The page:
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Understanding black market retailing: the case of Colombia’s San Andresitos

Mark S. Rosenbaum (University of South Carolina, Columbia, South Carolina, USA)
Mauricio Losada-Otalora (CESA School of Business, Bogotá, Colombia)
Germán Contreras-Ramirez (Externado University, Bogotá, Colombia)

Journal of Service Theory and Practice

ISSN: 2055-6225

Article publication date: 24 May 2018

Issue publication date: 26 November 2020




The purpose of this paper is to explore black market retailing, with a focus on Colombia’s San Andresitos.


The authors use grounded theory methodology to develop a theoretical framework that explains how consumers rationalize their acceptance, rejection, or tolerance of black market retailing. The authors obtained qualitative data based on reader responses to newspaper articles on San Andresitos and used the responses as qualitative data in comparative analysis to derive a “strategy family” theoretical framework.


The framework advances rationalization techniques that consumers employ to accept, reject, or tolerate the San Andresitos.

Research limitations/implications

Colombians are divided on the legality of the San Andresitos. Although half the informants note the wrongfulness of the San Andresitos, the other half offer reasons to accept or tolerate them.

Practical implications

Legitimate (i.e. lawful) retailers operating in Colombia, or planning to enter, need to realize that local and national government officials support the San Andresitos. Colombia’s legitimate retailers must co-exist with the black market and dissuade consumers from patronizing unauthorized vendors or purchasing illicit goods.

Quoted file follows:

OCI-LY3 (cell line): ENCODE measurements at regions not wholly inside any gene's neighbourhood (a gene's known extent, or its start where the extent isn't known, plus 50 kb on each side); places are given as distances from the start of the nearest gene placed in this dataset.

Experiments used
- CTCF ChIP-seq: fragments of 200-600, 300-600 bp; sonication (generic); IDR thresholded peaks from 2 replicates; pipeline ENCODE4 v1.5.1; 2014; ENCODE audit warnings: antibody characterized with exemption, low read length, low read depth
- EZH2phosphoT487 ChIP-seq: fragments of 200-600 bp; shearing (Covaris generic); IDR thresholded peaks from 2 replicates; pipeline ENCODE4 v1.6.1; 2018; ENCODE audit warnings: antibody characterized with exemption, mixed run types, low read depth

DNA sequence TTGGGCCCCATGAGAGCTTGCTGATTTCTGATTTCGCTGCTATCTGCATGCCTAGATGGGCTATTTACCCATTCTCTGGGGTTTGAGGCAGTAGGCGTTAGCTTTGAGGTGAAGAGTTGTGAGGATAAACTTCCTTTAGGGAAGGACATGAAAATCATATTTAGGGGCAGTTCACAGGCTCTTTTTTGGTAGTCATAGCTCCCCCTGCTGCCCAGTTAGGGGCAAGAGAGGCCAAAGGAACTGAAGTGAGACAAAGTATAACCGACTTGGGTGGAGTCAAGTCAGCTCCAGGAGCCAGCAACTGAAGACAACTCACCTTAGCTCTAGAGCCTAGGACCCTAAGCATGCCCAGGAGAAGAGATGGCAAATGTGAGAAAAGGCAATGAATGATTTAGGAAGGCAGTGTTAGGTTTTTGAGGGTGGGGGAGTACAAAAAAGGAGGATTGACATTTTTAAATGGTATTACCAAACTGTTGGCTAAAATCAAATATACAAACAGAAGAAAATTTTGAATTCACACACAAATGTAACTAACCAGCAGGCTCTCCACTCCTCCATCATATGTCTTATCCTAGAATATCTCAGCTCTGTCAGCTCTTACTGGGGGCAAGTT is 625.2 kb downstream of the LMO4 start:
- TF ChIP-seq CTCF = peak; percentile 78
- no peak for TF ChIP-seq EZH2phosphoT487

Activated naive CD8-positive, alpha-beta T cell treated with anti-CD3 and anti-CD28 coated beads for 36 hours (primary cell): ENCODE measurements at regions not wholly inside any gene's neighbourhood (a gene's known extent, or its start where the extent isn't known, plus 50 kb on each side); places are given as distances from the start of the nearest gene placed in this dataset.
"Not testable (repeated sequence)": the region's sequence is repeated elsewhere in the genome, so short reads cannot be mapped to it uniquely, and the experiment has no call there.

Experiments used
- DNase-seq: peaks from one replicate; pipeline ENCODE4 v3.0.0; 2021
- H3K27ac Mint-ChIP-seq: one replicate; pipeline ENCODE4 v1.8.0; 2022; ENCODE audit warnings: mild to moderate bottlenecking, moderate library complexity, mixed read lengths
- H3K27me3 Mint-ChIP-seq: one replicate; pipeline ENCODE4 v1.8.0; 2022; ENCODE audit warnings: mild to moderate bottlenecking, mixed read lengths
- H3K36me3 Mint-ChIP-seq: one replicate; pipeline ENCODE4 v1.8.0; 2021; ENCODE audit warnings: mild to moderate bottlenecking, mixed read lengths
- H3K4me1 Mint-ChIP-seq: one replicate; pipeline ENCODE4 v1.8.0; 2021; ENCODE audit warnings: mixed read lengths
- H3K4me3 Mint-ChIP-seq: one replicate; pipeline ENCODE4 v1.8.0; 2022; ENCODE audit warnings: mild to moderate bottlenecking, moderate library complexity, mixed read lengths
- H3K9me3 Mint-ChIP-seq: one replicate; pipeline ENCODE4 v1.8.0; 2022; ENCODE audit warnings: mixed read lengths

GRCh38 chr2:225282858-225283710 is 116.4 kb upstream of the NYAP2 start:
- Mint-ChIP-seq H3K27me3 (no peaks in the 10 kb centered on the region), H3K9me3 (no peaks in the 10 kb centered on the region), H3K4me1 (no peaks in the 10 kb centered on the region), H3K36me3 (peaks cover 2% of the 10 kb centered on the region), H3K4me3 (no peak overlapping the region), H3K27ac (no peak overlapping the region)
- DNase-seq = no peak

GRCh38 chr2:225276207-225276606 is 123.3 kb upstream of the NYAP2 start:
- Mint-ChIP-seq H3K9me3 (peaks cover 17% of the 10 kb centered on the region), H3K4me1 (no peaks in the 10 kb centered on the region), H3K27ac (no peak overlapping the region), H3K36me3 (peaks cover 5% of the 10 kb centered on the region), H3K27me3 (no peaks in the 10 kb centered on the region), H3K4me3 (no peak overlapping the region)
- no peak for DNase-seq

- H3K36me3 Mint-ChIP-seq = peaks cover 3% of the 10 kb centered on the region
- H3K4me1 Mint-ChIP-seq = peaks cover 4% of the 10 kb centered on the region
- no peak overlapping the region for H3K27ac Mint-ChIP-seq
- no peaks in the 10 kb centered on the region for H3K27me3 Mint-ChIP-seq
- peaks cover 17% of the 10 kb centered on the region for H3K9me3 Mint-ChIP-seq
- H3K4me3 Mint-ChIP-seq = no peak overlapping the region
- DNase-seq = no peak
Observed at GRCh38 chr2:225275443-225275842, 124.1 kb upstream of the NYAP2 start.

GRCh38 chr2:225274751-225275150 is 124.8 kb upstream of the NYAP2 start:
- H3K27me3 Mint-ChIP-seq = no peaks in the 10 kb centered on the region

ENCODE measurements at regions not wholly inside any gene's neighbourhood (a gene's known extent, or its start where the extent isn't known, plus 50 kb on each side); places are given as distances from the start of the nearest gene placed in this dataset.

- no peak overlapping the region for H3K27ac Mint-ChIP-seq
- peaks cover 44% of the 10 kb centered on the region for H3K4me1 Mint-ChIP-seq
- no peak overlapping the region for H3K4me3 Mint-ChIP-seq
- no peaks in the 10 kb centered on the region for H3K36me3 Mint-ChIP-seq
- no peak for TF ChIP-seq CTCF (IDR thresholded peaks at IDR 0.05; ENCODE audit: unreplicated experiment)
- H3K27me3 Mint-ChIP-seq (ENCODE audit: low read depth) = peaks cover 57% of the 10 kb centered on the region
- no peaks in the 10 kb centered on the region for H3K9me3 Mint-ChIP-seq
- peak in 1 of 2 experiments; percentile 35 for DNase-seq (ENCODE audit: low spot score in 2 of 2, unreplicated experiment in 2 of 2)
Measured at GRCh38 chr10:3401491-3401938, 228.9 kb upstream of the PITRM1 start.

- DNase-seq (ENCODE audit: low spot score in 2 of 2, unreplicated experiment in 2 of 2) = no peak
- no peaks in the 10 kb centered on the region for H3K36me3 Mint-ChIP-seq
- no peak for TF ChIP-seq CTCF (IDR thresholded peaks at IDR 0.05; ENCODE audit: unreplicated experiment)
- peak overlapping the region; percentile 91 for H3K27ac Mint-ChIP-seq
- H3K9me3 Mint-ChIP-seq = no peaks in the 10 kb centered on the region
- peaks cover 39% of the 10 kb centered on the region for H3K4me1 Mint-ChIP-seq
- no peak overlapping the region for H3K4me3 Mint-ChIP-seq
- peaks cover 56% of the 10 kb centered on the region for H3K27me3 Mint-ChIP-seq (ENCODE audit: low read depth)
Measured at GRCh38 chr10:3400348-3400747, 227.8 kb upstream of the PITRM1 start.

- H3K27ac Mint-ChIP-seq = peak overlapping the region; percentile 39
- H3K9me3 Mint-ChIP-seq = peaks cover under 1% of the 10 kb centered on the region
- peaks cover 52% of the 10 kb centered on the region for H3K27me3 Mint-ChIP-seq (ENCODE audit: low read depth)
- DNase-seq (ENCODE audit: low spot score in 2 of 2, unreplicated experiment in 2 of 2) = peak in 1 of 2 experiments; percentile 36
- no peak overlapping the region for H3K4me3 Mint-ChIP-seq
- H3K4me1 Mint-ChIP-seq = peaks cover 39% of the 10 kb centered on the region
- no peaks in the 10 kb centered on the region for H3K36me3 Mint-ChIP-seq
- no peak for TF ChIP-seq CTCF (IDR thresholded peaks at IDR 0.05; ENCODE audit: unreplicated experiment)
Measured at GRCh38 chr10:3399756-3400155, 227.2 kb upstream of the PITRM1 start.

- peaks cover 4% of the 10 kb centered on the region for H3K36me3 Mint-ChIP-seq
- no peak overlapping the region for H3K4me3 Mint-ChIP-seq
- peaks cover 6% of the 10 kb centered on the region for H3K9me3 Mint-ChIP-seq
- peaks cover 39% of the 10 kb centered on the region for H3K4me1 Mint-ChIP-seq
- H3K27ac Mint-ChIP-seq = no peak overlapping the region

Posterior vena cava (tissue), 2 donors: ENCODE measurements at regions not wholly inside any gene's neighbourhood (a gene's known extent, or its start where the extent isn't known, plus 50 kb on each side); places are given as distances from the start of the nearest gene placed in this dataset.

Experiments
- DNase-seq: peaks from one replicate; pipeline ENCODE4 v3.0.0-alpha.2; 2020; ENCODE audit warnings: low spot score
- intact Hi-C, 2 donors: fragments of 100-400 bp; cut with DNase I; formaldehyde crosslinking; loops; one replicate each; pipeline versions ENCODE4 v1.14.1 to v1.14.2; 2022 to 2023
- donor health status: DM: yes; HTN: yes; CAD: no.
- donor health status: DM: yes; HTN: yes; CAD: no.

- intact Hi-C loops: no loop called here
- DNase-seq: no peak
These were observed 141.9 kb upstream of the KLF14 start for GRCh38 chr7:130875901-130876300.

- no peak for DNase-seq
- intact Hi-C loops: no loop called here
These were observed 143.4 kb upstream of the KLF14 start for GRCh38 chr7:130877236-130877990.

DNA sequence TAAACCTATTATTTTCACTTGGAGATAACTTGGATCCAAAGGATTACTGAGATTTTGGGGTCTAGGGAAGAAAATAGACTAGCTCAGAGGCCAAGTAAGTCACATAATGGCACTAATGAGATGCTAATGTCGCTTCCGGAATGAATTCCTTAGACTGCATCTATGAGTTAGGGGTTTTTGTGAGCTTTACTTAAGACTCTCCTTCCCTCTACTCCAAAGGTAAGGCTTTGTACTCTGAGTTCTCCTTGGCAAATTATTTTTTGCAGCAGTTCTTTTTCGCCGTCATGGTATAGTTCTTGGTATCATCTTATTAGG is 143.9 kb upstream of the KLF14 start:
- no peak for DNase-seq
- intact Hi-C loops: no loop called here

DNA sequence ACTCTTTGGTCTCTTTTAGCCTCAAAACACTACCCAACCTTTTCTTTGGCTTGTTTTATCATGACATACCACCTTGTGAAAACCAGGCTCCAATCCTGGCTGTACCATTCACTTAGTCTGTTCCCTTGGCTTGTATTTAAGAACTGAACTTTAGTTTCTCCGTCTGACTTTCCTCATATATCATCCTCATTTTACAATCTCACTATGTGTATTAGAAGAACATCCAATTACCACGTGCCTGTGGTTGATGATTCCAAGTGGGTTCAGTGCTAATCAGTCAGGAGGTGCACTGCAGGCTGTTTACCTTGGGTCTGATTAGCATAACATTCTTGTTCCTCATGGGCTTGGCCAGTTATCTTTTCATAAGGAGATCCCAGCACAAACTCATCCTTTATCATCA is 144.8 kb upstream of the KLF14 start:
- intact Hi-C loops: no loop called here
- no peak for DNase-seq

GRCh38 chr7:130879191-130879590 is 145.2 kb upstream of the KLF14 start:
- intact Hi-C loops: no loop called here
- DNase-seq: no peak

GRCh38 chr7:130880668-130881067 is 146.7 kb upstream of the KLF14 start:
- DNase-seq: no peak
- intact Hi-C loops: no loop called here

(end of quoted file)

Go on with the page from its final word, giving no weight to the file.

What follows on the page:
Social implications

Colombia’s acceptance of its black markets results in consumers inadvertently supporting crime, terrorism, and even bodily harm via the San Andresitos. However, the San Andresitos enable lower-income consumers to gain access to otherwise unattainable merchandise and provide employment through lower-skilled labor.


This paper is one of the first to explore black markets. From a transformative service research perspective, this research reveals how consumers, retailers, and government officials participate in Colombia’s black market, and how their activities serve to harm consumer well-being.



This paper forms part of a special section “The Naples Forum on Service”, guest edited by Cristina Mele and Francesco Polese.


Rosenbaum, M.S., Losada-Otalora, M. and Contreras-Ramirez, G. (2020), "Understanding black market retailing: the case of Colombia’s San Andresitos", Journal of Service Theory and Practice, Vol. 30 No. 4/5, pp. 483-505.



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